Air Force Space Command’s activation on Sept. 1, 1982 completed nearly a decade of work consolidating the Air Force’s role in space. Its creation also marked the beginning of a new era for the Air Force in which space-based systems enhanced control over the skies
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Air Force Space Command’s activation on Sept. 1, 1982 completed nearly a decade of work consolidating the Air Force’s role in space. Its creation also marked the beginning of a new era for the Air Force in which space-based systems enhanced control over the skies.
Today, the Air Force uses space-based systems to efficiently communicate, determine weather conditions, provide navigation information, act as early warning detection systems and conduct space surveillance. As the Guardians of the High Frontier, AFSPC people centrally manage and control space systems to fulfill the command’s mission of defending the United States of America through the control and exploitation of space.
Air Force Space Command has its roots in the post-World War II era, when national defense concerns dictated that the United States dominate not only the skies, but also space. The Soviet Union launched Sputnik in October 1957, and American interest in space grew quickly.
The Air Force initially focused on developing capabilities for intercontinental ballistic missiles and space systems. These efforts found success in the Atlas and Titan ICBM programs and Project SCORE, which launched the first active communications satellite into orbit on Dec. 18, 1958.
This led to the formation of the National Aeronautics and Space Administration as directors of civil and manned space ventures and the National Reconnaissance Office as operators of classified reconnaissance satellites. The Air Force extensively supported both organizations while developing its own military space programs.
Throughout the 1960s and 1970s, the Air Force developed space-based systems to provide warning of missile attacks, meteorological information, communications, navigational data and surveillance as part of military operations. These systems were used as part of military operations for the first time during the Vietnam War.
By the end of the 1970s, the increasing potential of space-based systems in warfare and plans for military use of the space shuttle made it clear that the Air Force needed to overhaul space systems management. A variety of commands handled space responsibilities, making coordinated efforts difficult and confusing.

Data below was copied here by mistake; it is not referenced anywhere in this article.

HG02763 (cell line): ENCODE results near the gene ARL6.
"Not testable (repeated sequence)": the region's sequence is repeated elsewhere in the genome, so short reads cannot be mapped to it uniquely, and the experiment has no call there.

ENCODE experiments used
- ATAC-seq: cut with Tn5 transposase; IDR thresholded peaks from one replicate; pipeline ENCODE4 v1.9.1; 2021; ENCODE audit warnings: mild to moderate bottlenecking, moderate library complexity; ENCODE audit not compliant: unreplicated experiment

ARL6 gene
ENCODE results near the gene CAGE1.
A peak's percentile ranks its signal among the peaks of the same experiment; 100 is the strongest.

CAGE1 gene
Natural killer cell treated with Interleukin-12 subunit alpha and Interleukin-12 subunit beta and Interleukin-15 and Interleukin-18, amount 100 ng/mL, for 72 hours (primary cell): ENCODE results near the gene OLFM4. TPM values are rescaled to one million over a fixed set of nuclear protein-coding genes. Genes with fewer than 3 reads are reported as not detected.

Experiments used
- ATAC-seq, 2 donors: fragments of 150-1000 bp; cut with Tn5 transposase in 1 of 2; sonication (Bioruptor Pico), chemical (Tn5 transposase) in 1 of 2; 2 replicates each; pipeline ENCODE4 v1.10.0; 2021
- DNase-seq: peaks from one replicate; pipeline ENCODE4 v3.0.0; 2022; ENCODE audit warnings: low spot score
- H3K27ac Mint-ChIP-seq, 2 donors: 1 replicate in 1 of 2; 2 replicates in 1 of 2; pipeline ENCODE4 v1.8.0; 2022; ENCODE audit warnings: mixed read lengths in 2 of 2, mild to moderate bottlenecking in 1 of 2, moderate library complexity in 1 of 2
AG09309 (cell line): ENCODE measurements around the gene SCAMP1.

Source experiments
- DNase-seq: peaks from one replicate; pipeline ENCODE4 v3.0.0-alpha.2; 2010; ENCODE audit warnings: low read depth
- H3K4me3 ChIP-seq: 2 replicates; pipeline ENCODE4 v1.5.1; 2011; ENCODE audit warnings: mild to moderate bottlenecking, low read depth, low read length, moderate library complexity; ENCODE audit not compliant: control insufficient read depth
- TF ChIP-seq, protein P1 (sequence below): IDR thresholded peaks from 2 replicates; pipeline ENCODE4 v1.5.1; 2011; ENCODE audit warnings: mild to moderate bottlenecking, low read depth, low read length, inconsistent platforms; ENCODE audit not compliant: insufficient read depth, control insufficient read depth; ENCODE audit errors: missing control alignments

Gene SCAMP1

In November 1978, Chief of Staff General Lew Allen established a Space Mission Organization Planning Executive Committee to study the situation. One year later, it issued the Space Missions Organizational Planning Study report with five recommendations for reorganization.
In 1980, the Air Force’s Summer Study on Space highlighted organizational deficiencies preventing the Air Force from fully realizing opportunities in space. As a result, Air Staff created the Directorate for Space Operations within the Headquarters United States Air Force’s Deputy Chief of Staff for Operations, Plans and Readiness in 1981. The organization conducted intensive study on space as a support tool in war fighting. The study, combined with a General Accounting Office report criticizing the Department of Defense for poor management of military space programs, provided the impetus for final organizational change.
By mid-1982, General Robert T. Marsh, Air Force Systems Command commander, and General James Hartinger, Aerospace Defense Command commander, began creating an operational major command for space. The command’s formation was announced on June 21, 1982, and activated on Sept. 1, 1982, under the leadership of General Hartinger.
Space Command eventually absorbed programs from Aerospace Defense Command, Air Force Systems Command, Strategic Air Command and Air Force Communications Command. In 1985, the command was renamed Air Force Space Command to reduce confusion with the newly activated United States Space Command. Today, the command’s mission includes missile warning; space surveillance; satellite control; global positioning system, which controls position, navigation and timing; space defense; space support to operational forces; and launch operations.
Air Force Space Command came into its own during Desert Storm in 1991, managing more than 60 military satellites that provided crucial information to operators. This war demonstrated the importance of space in supporting and determining battlefield success.
In June 1993, AFSPC grew significantly when it assumed responsibility for the land-based ICBM mission.
By the 1999 Air War over Serbia, the Air Force achieved unprecedented integration between air and space capabilities. The October 2001 Operation Enduring Freedom campaign in Afghanistan utilized these capabilities to great success, and Operation Iraqi Freedom in 2003 saw space capabilities providing overwhelming combat advantages.
The command’s mission increased once again on Oct. 1, 2001 when it gained responsibility for the Space and Missile Systems Center, which oversees acquisition of space and missile systems. AFSPC is the only major command with its own acquisition arm.
Technological developments in the space and missile business, as well as the recent designation of the Air Force as the Executive Agent for Space within the DoD, will make the integration between space and air power ever more crucial to the future of the Air Force.